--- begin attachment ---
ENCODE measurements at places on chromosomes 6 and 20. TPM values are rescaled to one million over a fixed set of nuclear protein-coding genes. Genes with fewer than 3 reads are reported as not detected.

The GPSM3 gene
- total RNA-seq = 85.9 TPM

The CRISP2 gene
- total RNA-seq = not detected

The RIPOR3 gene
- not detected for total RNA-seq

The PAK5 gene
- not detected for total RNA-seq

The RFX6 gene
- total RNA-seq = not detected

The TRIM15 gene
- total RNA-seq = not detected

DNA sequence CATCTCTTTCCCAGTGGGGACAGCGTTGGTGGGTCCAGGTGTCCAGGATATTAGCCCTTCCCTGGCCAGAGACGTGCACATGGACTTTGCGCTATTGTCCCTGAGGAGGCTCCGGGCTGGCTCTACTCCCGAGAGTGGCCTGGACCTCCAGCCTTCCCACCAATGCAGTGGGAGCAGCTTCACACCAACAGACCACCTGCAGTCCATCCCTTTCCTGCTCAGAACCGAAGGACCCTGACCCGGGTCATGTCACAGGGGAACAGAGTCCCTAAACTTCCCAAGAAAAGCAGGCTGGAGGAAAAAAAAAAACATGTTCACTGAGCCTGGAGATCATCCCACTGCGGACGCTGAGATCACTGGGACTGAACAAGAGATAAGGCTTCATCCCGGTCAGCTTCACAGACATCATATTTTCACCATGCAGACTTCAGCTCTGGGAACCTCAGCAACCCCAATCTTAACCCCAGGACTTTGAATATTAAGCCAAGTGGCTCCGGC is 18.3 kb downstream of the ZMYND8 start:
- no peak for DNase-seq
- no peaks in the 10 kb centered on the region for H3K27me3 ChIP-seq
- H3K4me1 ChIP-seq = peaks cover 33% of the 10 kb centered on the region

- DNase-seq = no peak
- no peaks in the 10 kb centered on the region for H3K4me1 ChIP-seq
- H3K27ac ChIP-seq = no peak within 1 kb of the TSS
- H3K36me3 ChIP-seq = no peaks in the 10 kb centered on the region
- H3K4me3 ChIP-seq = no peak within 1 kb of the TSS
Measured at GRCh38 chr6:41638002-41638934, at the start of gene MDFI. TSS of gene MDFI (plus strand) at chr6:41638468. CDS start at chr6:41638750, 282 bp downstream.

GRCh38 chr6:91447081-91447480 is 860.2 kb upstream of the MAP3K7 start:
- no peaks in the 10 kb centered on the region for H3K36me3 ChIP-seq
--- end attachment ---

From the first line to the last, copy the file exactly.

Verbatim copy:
ENCODE measurements at places on chromosomes 6 and 20. TPM values are rescaled to one million over a fixed set of nuclear protein-coding genes. Genes with fewer than 3 reads are reported as not detected.

The GPSM3 gene
- total RNA-seq = 85.9 TPM

The CRISP2 gene
- total RNA-seq = not detected

The RIPOR3 gene
- not detected for total RNA-seq

The PAK5 gene
- not detected for total RNA-seq

The RFX6 gene
- total RNA-seq = not detected

The TRIM15 gene
- total RNA-seq = not detected

DNA sequence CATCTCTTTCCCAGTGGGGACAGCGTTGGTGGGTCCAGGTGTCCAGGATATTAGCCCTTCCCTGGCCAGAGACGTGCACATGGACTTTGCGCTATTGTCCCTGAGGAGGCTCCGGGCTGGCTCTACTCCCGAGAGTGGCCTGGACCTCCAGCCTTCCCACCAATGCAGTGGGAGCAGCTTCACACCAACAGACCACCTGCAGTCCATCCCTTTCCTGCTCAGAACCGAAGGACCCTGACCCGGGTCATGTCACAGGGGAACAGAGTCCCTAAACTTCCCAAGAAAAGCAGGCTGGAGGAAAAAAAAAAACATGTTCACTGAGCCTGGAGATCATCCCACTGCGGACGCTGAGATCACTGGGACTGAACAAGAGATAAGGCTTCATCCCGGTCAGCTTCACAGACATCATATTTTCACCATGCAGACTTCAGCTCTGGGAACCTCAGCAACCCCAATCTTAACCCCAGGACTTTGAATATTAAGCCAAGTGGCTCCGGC is 18.3 kb downstream of the ZMYND8 start:
- no peak for DNase-seq
- no peaks in the 10 kb centered on the region for H3K27me3 ChIP-seq
- H3K4me1 ChIP-seq = peaks cover 33% of the 10 kb centered on the region

- DNase-seq = no peak
- no peaks in the 10 kb centered on the region for H3K4me1 ChIP-seq
- H3K27ac ChIP-seq = no peak within 1 kb of the TSS
- H3K36me3 ChIP-seq = no peaks in the 10 kb centered on the region
- H3K4me3 ChIP-seq = no peak within 1 kb of the TSS
Measured at GRCh38 chr6:41638002-41638934, at the start of gene MDFI. TSS of gene MDFI (plus strand) at chr6:41638468. CDS start at chr6:41638750, 282 bp downstream.

GRCh38 chr6:91447081-91447480 is 860.2 kb upstream of the MAP3K7 start:
- no peaks in the 10 kb centered on the region for H3K36me3 ChIP-seq